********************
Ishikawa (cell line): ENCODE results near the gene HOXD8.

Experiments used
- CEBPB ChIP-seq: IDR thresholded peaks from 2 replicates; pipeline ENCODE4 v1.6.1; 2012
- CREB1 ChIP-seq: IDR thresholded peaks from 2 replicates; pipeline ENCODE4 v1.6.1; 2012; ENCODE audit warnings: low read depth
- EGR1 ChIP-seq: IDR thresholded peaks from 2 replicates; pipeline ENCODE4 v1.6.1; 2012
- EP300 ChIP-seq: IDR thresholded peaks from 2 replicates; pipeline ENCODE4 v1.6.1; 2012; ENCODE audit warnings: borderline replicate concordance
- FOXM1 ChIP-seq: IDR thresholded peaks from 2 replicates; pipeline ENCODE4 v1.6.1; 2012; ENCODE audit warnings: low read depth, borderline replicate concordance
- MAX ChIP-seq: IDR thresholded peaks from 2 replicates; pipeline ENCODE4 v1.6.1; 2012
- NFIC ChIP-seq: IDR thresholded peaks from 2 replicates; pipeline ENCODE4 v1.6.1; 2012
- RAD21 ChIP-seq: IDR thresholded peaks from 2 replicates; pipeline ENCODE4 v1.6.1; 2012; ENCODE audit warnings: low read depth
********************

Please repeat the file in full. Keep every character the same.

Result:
Ishikawa (cell line): ENCODE results near the gene HOXD8.

Experiments used
- CEBPB ChIP-seq: IDR thresholded peaks from 2 replicates; pipeline ENCODE4 v1.6.1; 2012
- CREB1 ChIP-seq: IDR thresholded peaks from 2 replicates; pipeline ENCODE4 v1.6.1; 2012; ENCODE audit warnings: low read depth
- EGR1 ChIP-seq: IDR thresholded peaks from 2 replicates; pipeline ENCODE4 v1.6.1; 2012
- EP300 ChIP-seq: IDR thresholded peaks from 2 replicates; pipeline ENCODE4 v1.6.1; 2012; ENCODE audit warnings: borderline replicate concordance
- FOXM1 ChIP-seq: IDR thresholded peaks from 2 replicates; pipeline ENCODE4 v1.6.1; 2012; ENCODE audit warnings: low read depth, borderline replicate concordance
- MAX ChIP-seq: IDR thresholded peaks from 2 replicates; pipeline ENCODE4 v1.6.1; 2012
- NFIC ChIP-seq: IDR thresholded peaks from 2 replicates; pipeline ENCODE4 v1.6.1; 2012
- RAD21 ChIP-seq: IDR thresholded peaks from 2 replicates; pipeline ENCODE4 v1.6.1; 2012; ENCODE audit warnings: low read depth